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Previous Year B links

We’ve been doing bLOGOS for a while now. When we start Advent this Sunday, we will be on our third cycle of lectionary reflections for Year B. This list is the complete collection of previous posts for Year B. Due to calendar changes and times when authors were unable to submit, there may not be two posts for each week, but we hope this set of links will be helpful. The authors for the two years, mostly by order of appearance were:  Jesse Larkins, Jake Wilson, Erin Martin, Doug Lee, Ragan Sutterfield, Kyle Childress, Debra Dean Murphy, Joel Shuman, Brian Volck, C. Christopher Smith, Janice Love, Halden Doerge, Mark Ryan, John Jay Alvaro, Danny Yencich, Jenny Williams and Heather Carlson.

Advent-  1: 2008, 2011  2: 2008, 2011 3: 2008, 2011 4: 2008, 2011

Christmas2011

1st Sunday after Christmas – 2008

Holy Name of Jesus2011

Epiphany-  +1: 2012 +2: 2009, 2012 +3: 2009, 2012 +4: 2009, 2012 +5: 2009, 2012 +6: 2009, 2012

Transfiguration: 2009, 2012

Lent- Ash Wednesday: 2009, 2012 1:  2012 2: 2009, 2012 3: 2009, 2012 4: 2009, 2012 5: 2009, 2012

Palm Sunday/Passion Sunday: 2009, 2012

Easter- 2009, 2012 2:  2012 3: 2009, 2012 4: 2009, 2012 5: 2009, 2012 6: 2009, 2012  Ascension: 2009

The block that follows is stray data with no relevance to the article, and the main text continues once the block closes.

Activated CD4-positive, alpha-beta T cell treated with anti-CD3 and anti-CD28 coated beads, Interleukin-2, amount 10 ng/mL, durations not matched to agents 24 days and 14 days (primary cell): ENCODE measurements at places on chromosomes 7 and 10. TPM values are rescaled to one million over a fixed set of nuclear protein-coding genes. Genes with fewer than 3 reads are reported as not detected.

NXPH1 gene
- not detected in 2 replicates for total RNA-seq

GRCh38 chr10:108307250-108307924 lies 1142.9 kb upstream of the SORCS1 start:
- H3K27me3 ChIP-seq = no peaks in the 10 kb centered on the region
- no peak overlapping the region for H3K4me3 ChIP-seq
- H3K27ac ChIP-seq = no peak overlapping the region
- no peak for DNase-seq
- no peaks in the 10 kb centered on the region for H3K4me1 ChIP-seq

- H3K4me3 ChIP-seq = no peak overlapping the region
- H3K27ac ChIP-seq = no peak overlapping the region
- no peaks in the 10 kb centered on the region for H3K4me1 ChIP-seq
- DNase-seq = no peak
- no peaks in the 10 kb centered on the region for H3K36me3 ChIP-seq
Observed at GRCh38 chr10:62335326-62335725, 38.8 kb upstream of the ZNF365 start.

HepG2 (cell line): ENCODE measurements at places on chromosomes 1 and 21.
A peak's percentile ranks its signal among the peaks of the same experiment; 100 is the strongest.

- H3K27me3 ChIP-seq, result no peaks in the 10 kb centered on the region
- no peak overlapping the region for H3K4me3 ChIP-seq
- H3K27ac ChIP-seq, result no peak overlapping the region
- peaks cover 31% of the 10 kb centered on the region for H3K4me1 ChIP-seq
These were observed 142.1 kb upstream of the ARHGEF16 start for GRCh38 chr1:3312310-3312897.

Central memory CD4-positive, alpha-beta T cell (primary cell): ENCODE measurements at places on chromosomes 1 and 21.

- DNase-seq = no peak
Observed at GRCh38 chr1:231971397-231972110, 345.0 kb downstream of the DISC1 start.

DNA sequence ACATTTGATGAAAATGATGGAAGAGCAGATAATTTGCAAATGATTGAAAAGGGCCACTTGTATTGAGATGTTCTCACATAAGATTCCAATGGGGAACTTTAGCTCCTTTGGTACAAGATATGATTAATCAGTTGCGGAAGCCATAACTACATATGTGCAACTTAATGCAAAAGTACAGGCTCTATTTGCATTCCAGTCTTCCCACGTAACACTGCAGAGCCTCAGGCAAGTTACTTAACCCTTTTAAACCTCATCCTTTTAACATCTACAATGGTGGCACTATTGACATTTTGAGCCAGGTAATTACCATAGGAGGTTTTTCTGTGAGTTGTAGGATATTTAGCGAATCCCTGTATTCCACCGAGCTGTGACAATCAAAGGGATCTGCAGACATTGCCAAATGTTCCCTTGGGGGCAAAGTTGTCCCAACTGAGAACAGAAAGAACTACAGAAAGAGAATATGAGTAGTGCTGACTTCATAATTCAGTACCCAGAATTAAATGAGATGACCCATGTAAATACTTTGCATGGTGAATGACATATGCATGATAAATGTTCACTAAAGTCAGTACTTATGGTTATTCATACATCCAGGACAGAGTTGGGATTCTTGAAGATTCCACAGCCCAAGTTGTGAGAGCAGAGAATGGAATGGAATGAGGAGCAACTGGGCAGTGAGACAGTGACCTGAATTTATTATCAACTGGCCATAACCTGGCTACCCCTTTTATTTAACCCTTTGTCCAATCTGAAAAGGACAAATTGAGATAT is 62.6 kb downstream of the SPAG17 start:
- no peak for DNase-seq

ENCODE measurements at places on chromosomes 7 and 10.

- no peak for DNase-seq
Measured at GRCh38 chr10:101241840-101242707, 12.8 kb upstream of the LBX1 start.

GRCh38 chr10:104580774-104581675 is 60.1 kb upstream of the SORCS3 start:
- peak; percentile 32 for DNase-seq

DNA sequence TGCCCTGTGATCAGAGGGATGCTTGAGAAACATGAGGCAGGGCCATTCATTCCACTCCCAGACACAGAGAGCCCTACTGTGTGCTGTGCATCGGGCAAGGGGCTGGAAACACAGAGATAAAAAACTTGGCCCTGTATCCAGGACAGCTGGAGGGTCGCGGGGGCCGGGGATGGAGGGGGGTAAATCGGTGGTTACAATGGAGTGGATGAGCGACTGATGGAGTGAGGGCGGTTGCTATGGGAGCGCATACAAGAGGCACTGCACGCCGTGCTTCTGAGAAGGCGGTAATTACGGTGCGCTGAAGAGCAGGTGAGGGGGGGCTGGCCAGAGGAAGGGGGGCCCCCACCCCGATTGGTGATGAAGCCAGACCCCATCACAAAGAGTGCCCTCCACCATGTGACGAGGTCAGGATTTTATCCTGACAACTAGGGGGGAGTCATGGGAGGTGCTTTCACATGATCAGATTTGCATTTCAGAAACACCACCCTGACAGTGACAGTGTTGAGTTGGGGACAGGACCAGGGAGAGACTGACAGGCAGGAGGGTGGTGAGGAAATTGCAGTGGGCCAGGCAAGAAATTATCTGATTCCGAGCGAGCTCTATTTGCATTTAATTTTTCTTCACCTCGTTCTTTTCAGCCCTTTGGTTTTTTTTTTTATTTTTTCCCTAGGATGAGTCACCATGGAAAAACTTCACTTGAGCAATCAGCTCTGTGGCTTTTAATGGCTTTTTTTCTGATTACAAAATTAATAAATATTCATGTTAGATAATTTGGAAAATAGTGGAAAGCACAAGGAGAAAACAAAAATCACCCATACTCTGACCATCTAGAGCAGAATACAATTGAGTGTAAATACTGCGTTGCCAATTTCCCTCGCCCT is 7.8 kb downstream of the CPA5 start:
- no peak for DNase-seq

Pentecost: 2009, 2012 Trinity: 2009, 2012

Ordinary Time 10: 2012 11: 20092012 12: 2009, 2012 13: 2009, 2012 14: 2009, 2012 15: 2012 16: 2009, 2012 17: 2009, 2012 18: 2009, 2012 19: 2009, 2012 20: 2009, 2012 21: 2009, 2012 22: 2009, 2012 23: 2009, 2012  24: 2009, 2012 25: 2009, 2012  26: 2009, 2012 27: 2009, 2012 28: 2009, 2012 29: 2009, 2012 30: 2009, 2012 31: 2012 32: 2012 33: 2009,  2012

All Saints: 2009

Reign of Christ: 2009 2012

 

saints

Do As They Say, Not As They Do

Twenty-first Sunday after Pentecost
Thirty-first Sunday in Ordinary Time

Micah 3:5-12
Psalm 43
1 Thessalonians 2:9-13
Matthew 23: 1-12

Apart from a somewhat odd convergence of occurrences over the past few days, I would have been clueless as to how to write about this week’s lectionary readings. To be honest, my first couple passes at them left me mostly flat and uninspired. And then, as sometimes happens, things became just a bit clearer.

I was first awakened to the possibilities offered by the texts when I read Kyle Childress’s bLogos post from last week, which focused on that week’s epistle (1 Thessalonians 2:1-8, the verses immediately preceding today’s epistle lesson). Serendipitously for Kyle, and by extension, for me, this passage from Paul’s earliest extant letter was the text which our mutual friend Stanley Hauerwas had preached several years ago at a celebration of the tenth anniversary of Kyle’s pastorate at Austin Heights Baptist Church down in east Texas.